Who represents the “New South” in the short story, "A Rose for Emily"?

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kwoo1213 eNotes educator| Certified Educator

Homer Barron represents this "New South."  He is a Yankee who is the foreman of a crew of workers who are making improvements to the town.  Homer, because of his "blue collar" status and because he was a Yankee, was not accepted by the older generation of citizens in Jefferson; however, the younger generation had no qualms (eNotes).

The North, before and after the Civil War, were more technologically advanced than the "Old South," and for a long time, the South resisted this change and the advancement of technology, since they were an agriculturally-based society.  They realized, however, that they could not resist this change or they would never be able to support itself.  The North had begun to have large factories that could mass produce goods and have them shipped via railway to other areas of the country, while the South was lagging behind in this area.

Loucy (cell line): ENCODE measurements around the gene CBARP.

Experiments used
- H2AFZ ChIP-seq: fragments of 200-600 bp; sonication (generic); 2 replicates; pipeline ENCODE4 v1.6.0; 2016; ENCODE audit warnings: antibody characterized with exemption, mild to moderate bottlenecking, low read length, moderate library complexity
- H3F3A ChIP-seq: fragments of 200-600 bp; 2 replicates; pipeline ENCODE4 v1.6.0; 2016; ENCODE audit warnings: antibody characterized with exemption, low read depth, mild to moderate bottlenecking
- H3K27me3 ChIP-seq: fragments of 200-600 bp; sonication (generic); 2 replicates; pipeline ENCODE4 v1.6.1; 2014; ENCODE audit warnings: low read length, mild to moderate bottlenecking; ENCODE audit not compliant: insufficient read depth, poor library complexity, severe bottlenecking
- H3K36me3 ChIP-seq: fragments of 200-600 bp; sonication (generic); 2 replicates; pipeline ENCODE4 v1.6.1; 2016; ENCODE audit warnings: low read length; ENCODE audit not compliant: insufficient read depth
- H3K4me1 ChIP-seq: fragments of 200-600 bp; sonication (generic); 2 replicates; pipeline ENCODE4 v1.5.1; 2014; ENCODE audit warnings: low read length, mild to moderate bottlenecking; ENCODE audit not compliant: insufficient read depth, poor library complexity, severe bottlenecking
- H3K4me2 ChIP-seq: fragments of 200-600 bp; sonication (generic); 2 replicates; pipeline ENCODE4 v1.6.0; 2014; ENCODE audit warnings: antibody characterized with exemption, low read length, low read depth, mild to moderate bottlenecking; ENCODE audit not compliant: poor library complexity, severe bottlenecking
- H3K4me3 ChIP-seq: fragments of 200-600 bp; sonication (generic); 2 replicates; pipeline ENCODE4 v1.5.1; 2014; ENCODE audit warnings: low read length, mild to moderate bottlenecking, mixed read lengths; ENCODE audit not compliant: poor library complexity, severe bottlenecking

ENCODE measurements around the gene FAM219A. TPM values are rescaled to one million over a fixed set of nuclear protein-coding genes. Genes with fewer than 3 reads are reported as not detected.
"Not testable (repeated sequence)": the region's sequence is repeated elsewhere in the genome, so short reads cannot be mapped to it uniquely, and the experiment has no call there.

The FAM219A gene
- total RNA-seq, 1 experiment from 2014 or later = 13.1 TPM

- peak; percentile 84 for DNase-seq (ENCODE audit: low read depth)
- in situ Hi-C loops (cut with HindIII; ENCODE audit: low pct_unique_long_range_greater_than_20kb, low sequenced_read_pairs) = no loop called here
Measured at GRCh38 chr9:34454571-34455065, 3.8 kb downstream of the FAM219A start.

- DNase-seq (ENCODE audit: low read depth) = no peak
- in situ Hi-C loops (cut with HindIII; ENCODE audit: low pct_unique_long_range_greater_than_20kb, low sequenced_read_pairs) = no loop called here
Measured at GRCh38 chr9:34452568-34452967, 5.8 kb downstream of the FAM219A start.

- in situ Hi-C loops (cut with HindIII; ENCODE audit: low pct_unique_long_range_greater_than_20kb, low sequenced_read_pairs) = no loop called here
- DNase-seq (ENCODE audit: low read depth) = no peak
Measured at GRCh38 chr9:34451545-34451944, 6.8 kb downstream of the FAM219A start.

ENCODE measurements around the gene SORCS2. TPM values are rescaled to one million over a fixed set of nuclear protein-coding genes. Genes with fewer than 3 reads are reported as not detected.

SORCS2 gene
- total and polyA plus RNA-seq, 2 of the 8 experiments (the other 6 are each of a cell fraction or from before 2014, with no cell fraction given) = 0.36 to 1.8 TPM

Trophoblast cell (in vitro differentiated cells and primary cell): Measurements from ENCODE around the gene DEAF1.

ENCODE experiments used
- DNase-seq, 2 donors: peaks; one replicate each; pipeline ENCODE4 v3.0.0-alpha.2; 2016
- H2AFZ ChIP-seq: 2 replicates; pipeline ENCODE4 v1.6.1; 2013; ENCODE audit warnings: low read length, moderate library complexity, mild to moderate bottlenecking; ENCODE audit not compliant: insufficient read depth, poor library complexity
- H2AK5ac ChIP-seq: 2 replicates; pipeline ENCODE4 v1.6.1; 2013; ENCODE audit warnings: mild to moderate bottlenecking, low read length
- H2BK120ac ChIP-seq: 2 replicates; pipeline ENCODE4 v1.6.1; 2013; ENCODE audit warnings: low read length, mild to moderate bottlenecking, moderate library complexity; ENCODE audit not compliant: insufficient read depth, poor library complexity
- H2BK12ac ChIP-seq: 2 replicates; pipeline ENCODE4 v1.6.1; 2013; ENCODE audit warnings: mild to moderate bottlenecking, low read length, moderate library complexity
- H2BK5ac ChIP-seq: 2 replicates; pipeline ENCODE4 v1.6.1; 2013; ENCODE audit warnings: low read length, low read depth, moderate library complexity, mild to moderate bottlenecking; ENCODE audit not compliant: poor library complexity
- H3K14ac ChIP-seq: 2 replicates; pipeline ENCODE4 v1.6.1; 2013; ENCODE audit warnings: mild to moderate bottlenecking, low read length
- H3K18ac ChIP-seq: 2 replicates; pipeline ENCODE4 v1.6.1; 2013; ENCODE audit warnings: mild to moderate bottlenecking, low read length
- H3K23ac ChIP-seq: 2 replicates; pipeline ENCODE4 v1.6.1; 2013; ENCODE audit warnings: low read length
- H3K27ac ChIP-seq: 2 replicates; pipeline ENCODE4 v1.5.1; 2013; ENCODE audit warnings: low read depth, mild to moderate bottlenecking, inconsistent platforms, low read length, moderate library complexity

The Jefferson Board of Alderman also represent the "New South" because they try to collect taxes from Miss Emily; whereas, years before, they would have never done so because of Colonel Sartoris "old school" way of running the town. 

quanface13 | Student

Homer Barron